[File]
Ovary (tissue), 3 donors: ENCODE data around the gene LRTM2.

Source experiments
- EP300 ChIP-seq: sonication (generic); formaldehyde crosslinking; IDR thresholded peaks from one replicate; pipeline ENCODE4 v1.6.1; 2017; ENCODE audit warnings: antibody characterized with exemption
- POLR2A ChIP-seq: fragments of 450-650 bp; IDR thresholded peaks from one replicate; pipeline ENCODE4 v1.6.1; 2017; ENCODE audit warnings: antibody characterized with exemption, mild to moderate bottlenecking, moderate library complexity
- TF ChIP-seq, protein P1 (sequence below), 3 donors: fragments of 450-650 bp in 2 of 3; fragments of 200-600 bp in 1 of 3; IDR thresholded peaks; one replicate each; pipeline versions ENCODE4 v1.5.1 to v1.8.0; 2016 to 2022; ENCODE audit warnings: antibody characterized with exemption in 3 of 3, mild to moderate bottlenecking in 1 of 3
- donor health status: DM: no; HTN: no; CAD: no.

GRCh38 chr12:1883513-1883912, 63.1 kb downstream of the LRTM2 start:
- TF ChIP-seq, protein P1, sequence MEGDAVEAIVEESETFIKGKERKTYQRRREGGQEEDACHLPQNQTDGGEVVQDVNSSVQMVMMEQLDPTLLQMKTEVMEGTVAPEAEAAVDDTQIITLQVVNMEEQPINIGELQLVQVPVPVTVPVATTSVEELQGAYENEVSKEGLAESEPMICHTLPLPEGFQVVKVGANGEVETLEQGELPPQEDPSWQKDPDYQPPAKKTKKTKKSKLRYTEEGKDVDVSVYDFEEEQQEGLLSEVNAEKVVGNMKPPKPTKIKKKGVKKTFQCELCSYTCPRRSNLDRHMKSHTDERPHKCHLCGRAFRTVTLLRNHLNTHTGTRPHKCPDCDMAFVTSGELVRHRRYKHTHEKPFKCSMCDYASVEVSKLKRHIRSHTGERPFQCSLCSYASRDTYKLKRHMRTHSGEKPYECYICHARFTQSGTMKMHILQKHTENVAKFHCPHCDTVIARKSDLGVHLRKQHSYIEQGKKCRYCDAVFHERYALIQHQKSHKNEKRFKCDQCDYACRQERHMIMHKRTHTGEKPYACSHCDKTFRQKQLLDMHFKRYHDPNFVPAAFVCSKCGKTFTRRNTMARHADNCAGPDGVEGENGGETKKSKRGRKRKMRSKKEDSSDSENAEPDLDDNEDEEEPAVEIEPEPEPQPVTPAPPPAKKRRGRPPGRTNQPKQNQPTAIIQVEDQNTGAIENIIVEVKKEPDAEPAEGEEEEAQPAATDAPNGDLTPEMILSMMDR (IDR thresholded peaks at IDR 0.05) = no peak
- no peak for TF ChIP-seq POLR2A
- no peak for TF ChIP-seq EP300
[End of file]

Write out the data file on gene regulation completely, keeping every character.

Ovary (tissue), 3 donors: ENCODE data around the gene LRTM2.

Source experiments
- EP300 ChIP-seq: sonication (generic); formaldehyde crosslinking; IDR thresholded peaks from one replicate; pipeline ENCODE4 v1.6.1; 2017; ENCODE audit warnings: antibody characterized with exemption
- POLR2A ChIP-seq: fragments of 450-650 bp; IDR thresholded peaks from one replicate; pipeline ENCODE4 v1.6.1; 2017; ENCODE audit warnings: antibody characterized with exemption, mild to moderate bottlenecking, moderate library complexity
- TF ChIP-seq, protein P1 (sequence below), 3 donors: fragments of 450-650 bp in 2 of 3; fragments of 200-600 bp in 1 of 3; IDR thresholded peaks; one replicate each; pipeline versions ENCODE4 v1.5.1 to v1.8.0; 2016 to 2022; ENCODE audit warnings: antibody characterized with exemption in 3 of 3, mild to moderate bottlenecking in 1 of 3
- donor health status: DM: no; HTN: no; CAD: no.

GRCh38 chr12:1883513-1883912, 63.1 kb downstream of the LRTM2 start:
- TF ChIP-seq, protein P1, sequence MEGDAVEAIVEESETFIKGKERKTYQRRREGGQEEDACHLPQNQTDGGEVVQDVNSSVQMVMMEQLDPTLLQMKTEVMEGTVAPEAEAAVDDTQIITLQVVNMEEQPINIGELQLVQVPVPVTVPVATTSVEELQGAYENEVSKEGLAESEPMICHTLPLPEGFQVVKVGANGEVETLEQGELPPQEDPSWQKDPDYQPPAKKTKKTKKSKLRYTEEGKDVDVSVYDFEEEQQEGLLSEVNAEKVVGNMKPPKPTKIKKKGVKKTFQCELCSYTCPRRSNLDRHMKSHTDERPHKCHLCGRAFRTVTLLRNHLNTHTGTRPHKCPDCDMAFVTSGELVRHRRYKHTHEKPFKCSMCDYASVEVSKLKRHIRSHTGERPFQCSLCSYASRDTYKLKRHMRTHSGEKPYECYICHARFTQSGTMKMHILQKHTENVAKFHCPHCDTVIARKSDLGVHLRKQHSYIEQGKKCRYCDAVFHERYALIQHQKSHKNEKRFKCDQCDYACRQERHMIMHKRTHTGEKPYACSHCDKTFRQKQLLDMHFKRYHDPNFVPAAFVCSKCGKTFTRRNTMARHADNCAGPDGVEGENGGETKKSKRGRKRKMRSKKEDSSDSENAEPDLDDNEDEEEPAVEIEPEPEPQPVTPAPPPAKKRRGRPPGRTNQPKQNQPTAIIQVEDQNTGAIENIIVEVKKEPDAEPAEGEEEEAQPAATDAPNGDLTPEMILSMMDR (IDR thresholded peaks at IDR 0.05) = no peak
- no peak for TF ChIP-seq POLR2A
- no peak for TF ChIP-seq EP300